Author's photo
IMHO, what this means to me is that what we see as a "hilt" to protect the hand of the person holding the sword was really more about giving the hand more purchase to hold and control a very heavy blade that was designed to chop through and penetrate layers of armor and/or heavy clothing.


I think that this has profound implications about how we should do the taiji jian form. First of all, some of the moves are simply impossible to do safely with a heavy, long sword. Moves that involve flamboyant over-the-top moves with maximum wrist flexibility are just asking to damage the tendons in the arm. As well, moves that are effective and useful when done at speed become dangerous if not impossible when done very slow. That's because the "heft" or mass of the sword works with the taiji player at speed whereas it works against them when done very slowly. It seems clear to me that the modern taiji jian forms were heavily influenced by the use of totally impractical, floppy wushu swords. That means that when people are doing them they are not actually practicing a martial art, but rather a type of dance or gymnastics. 


Many people have no problem with this. They are just jocks or jockettes---like that woman on the Canadian taiji team---but if you want to do taiji as a spiritual practice you have to work within the limitations of the art. And the most important limitation is that it has to actually work. I'm not saying this because I intend to go out and get into sword fights, but because I want to avoid fooling myself about what I am doing. Our biggest problem as human beings is our almost infinite capacity for delusion. Most of us bumble and stumble through life with all sorts of goofy ideas about ourselves and the world around us that create lots and lots of unnecessary problems. 

Modern militaries understand this point, and a lot of boot camp is designed to deal with a small set of delusions that make modern people into terrible soldiers.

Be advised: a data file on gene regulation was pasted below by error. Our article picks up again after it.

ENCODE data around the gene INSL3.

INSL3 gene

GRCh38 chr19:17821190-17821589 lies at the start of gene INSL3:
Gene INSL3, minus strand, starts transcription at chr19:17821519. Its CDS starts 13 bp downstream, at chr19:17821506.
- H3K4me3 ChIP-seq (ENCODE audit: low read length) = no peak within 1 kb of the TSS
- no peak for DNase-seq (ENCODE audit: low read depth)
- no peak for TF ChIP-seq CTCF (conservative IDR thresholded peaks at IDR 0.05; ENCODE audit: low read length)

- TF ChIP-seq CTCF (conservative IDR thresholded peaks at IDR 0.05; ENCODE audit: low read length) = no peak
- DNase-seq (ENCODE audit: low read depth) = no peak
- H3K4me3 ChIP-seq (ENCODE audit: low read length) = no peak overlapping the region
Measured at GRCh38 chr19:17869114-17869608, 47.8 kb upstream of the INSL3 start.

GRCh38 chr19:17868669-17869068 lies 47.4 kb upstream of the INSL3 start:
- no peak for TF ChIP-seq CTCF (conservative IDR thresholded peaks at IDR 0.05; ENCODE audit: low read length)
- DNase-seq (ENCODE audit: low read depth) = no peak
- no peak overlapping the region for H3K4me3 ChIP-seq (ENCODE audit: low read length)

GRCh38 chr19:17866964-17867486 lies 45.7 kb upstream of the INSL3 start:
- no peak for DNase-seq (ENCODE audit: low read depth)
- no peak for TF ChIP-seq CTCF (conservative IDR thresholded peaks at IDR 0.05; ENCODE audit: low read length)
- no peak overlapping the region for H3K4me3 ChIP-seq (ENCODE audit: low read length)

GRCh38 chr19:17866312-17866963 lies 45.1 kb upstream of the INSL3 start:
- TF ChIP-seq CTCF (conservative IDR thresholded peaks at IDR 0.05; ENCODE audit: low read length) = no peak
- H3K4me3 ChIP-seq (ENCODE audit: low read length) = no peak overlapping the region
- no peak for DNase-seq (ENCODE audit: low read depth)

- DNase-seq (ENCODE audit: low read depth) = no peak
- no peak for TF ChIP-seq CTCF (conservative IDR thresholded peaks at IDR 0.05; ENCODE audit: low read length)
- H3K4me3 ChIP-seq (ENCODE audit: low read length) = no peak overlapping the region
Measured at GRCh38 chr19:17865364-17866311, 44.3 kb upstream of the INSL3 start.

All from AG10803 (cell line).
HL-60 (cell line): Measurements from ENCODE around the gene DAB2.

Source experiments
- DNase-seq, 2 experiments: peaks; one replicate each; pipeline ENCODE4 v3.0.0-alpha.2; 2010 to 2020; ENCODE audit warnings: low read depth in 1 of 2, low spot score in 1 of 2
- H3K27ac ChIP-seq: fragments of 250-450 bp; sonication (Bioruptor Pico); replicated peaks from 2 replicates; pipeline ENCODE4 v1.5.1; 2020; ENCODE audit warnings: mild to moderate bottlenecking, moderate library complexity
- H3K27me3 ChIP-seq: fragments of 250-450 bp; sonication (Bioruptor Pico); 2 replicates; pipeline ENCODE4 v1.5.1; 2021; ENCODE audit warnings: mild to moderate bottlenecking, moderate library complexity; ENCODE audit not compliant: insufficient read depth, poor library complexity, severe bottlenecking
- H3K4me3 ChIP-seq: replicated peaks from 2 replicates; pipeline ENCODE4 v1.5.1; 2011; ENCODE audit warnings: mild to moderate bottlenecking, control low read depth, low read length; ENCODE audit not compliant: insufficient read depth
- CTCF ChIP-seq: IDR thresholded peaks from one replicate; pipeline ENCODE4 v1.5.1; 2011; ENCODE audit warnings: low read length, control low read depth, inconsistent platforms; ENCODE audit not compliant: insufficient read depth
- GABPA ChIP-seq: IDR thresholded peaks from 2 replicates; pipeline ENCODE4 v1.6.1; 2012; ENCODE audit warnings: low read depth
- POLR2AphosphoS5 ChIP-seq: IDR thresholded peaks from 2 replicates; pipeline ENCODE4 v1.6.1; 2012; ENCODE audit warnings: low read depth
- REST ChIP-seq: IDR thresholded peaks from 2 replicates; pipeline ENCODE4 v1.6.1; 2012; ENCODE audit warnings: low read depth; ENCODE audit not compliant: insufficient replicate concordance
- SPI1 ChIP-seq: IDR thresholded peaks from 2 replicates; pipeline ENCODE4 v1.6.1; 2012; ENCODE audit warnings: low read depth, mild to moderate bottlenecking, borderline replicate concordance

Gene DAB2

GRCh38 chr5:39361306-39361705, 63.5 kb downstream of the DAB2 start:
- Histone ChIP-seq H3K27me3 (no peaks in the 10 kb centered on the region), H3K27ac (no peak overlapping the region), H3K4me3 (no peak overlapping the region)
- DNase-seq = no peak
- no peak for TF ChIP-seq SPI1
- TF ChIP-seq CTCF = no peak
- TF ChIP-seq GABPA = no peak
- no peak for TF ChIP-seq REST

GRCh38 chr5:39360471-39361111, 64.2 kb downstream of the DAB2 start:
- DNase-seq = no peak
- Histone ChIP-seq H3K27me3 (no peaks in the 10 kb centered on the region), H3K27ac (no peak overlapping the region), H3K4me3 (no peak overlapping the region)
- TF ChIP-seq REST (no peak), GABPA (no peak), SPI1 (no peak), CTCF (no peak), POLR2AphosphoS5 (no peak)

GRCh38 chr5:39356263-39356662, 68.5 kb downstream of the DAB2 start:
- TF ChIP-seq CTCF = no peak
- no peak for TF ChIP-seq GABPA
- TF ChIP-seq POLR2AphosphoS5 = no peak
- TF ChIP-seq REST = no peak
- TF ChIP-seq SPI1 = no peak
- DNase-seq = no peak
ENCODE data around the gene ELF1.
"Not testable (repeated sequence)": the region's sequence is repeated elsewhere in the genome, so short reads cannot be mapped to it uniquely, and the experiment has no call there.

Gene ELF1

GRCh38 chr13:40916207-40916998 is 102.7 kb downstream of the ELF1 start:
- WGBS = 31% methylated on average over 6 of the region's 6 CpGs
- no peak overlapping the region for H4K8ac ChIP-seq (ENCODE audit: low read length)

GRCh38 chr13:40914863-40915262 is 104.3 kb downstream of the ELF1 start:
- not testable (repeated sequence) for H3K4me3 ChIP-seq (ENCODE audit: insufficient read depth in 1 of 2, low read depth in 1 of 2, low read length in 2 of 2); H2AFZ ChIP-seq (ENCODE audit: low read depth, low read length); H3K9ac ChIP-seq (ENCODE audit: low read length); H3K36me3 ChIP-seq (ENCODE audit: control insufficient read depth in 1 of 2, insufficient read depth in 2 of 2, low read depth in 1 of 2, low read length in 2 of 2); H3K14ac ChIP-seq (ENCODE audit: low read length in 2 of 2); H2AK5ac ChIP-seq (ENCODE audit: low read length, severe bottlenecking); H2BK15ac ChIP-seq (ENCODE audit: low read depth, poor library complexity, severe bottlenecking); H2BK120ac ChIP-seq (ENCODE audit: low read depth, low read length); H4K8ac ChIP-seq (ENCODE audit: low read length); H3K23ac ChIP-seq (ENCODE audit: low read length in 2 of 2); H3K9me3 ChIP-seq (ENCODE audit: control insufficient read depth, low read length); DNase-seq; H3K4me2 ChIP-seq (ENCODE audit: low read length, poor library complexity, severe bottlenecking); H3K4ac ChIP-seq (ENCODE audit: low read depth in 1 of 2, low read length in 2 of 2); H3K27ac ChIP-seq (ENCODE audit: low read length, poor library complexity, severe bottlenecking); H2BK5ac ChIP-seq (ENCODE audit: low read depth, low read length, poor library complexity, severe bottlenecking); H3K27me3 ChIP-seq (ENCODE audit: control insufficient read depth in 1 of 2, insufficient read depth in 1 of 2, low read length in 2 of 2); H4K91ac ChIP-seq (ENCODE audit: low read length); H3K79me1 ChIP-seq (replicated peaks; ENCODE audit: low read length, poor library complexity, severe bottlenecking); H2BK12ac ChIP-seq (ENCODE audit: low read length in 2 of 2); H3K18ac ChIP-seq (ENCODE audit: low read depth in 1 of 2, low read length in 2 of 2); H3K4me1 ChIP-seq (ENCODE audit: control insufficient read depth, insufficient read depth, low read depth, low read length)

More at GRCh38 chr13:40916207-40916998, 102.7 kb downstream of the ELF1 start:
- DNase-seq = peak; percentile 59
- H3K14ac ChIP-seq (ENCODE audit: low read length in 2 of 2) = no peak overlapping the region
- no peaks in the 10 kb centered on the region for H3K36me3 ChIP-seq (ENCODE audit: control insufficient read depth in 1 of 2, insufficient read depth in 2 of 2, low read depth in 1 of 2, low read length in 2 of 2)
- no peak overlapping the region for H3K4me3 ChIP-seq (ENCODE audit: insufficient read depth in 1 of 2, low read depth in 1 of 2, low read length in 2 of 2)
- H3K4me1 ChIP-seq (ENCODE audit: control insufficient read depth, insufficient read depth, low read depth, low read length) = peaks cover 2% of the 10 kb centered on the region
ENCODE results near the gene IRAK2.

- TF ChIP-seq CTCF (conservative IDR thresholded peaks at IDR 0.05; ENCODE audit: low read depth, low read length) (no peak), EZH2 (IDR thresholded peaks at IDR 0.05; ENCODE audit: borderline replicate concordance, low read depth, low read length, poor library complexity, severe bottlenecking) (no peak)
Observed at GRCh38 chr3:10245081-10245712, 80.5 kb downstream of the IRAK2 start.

One of the delusions is that people cannot do very much. By early adulthood most people have been
The "Inverse Tower", an
Outward Bound Singapore training obstacle.
Photo by Chen Siyuan, c/o Wiki Commons
conditioned to avoid unnecessary risks---to the point where they won't try anything that pushes their envelope a bit. Boot camps force people to do some things that are fundamentally worthless from a military perspective, but which look spectacular and teach people to trust the orders of their superiors and their own ability to do the difficult. Modern training seminars for managers do exactly the same thing, which they often put people through zip lines or fire walking. "Outward bound" style schools do the same thing for young people.

There are other delusions too. The idea that each person is an individual and we don't need each other is a big one. So is the idea that we don't have to really pay attention to what we are doing. My wife, who was in the National Guard during the First Gulf War, told me a story from her training. They were finally issued rifles, but a "sad sack" in her unit simply couldn't remember the stern admonition that no one should ever point a gun at anyone unless they wanted to kill him. (Something that my family pounded into my head when I was allowed access to a "22" as a child.) That woman "disappeared" and was never seen again. She was discharged and served as an example to everyone else in my wife's unit. The lesson was "guns, grenades, etc, are totally unforgiving and require a totally different mindset to handle safely---civilian-style thinking will not be tolerated".

Martial arts, like taiji jian, are only worthwhile---IMHO---if we use them to cut through delusions. And I don't see how we can use them for that purpose if we labour under delusions in their practice. The weight of your sword has a profound effect on the form. And if you train with a flyweight, floppy sword you are going to be practicing moves that would be are either worthless in a fight and/or damaging to your body if you ever attempted to practice them with a real sword. My concern isn't with what this would do for you if you ever had to fight against the Mongol hordes---it's about what the effect of this sort of training will have on your mind as you navigate the world outside of the studio. Can you afford to allow any easily avoided delusions into your consciousness?


So what're the lessons learned?